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oa Wits Journal of Clinical Medicine - Epidemiology and outcomes of dialysis-requiring acute kidney injury at Chris Hani Baragwanath Hospital

Volume 1 Number 1
  • ISSN : 2618-0189
  • E-ISSN: 2618-0197

 

Abstract

Background: Acute kidney injury (AKI) occurs commonly within the hospital setting and is associated with a high rate of morbidity and mortality. Factors such as social, economic and ethical dilemmas are closely associated with initiation of dialysis in the public health sector.

Methods: A retrospective review of 324 patients presenting with kidney failure who were initiated on acute dialysis at the Chris Hani Baragwanath Hospital was carried out over a 2-year period from July 2009 to June 2011.

Results: The mean age at presentation was 40 ± 13 years; 57% of patients were male and 92% were Black. HIV positivity occurred in 26% of patients. The leading indications for acute dialysis included decompensated chronic kidney disease (38.9%), acute tubular necrosis (ATN) (38.3%), HIV-related kidney disease (13.6%), malaria (5.7%), pregnancy-related kidney disease (7.4%) and glomerulonephritis (7.4%). ATN was the predominant cause of AKI in HIV-positive patients. The overall renal recovery rate was 31%, and the overall mortality rate was 23%. About 44.6% of patients had chronic consequences, with 23% being transferred to chronic renal replacement therapy (RRT) and 21.6% transferred to renal outpatients (ROPD) with cessation of dialysis; 1.4% were lost to follow-up. While HIV-positive patients had a better renal recovery rate compared to HIV-negative patients (36% versus 26%; p < 0.0001), they had a higher mortality rate compared to their HIV-negative counterparts (34% versus 19%; p < 0.0001).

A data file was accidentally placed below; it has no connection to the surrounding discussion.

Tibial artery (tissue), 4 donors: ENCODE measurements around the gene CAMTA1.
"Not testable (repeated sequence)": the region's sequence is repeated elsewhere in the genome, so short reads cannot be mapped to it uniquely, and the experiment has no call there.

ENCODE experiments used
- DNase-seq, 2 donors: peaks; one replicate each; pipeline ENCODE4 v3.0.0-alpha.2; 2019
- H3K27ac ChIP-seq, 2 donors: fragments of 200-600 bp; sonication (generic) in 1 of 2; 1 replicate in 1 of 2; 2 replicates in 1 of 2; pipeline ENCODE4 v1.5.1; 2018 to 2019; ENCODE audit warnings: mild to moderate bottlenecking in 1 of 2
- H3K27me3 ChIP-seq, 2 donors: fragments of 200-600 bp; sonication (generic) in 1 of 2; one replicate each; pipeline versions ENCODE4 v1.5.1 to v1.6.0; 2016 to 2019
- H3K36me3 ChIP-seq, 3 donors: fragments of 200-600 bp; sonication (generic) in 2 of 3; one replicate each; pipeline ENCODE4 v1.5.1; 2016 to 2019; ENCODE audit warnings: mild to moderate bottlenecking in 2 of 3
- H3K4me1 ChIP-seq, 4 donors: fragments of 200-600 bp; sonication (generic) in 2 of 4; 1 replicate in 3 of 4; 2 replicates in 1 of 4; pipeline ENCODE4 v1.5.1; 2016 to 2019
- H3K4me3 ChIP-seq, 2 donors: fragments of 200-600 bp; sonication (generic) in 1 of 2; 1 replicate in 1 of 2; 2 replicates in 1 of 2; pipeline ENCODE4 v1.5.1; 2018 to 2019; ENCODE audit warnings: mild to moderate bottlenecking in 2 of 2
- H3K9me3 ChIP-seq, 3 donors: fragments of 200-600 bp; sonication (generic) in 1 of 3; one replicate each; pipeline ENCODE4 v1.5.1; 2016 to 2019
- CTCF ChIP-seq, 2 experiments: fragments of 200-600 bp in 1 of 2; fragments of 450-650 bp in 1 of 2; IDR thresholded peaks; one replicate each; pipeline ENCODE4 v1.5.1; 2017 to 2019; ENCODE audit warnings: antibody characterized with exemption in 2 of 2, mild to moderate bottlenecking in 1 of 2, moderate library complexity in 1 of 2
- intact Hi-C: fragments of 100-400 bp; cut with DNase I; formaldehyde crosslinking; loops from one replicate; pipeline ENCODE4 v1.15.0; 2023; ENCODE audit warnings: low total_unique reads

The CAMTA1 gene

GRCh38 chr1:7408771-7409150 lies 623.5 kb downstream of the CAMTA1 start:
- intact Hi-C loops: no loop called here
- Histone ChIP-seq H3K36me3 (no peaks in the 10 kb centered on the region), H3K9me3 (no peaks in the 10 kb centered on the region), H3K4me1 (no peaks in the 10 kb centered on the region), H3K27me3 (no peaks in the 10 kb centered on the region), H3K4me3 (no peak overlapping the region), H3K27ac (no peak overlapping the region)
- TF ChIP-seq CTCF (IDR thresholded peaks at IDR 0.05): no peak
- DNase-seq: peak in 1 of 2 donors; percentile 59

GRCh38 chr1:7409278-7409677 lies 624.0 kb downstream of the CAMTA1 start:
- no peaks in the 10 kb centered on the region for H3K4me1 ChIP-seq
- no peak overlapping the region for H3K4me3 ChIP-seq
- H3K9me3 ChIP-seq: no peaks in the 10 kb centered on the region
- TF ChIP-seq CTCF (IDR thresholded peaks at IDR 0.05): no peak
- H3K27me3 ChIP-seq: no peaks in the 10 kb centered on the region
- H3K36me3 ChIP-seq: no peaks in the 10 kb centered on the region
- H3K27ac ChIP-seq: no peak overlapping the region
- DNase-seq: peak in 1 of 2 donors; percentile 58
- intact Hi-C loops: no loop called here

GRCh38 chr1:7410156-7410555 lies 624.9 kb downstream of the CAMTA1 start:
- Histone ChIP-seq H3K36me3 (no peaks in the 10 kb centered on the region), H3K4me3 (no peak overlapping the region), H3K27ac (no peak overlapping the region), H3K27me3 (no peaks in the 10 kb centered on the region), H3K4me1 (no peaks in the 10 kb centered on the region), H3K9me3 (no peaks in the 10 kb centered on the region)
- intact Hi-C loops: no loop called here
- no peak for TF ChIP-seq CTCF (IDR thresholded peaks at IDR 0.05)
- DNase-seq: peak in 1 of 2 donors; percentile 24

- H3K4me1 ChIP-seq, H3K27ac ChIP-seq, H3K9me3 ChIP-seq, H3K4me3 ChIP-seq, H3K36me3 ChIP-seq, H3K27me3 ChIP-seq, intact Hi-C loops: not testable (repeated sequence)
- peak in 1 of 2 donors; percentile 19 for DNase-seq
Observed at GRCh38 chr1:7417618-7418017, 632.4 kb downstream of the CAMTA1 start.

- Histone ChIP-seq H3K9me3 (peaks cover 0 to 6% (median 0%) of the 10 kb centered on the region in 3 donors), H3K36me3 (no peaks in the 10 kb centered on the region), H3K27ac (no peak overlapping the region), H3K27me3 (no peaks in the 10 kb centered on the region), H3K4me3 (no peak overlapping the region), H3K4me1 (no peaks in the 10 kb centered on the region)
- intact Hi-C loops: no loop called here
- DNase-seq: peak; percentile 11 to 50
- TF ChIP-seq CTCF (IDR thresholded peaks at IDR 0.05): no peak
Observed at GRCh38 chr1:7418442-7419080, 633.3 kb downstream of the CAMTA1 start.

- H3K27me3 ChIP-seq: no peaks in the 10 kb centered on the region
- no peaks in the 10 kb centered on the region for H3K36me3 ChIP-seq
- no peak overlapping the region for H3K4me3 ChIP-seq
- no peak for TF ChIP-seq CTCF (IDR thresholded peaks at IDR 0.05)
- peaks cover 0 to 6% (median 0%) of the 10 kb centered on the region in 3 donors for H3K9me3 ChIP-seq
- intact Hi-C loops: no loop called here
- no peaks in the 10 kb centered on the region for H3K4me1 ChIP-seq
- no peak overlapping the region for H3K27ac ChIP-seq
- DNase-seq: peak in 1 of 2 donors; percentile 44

Conclusion: AKI remains a common presentation that often requires dialysis, a precious resource in an already overburdened health system, and occurs at similar rates in HIV-positive and HIV-negative patients. The underlying aetiology of AKI at Chris Hani Baragwanath resembles that of other developing countries with ATN, malaria, sepsis and pregnancyinduced kidney injury amongst the leading causes. High mortality rates were observed in patients with ATN, in both HIV-positive and HIV-negative patients.

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/content/journal/10520/EJC-140bfd9c1f
2019-02-01
2019-07-18

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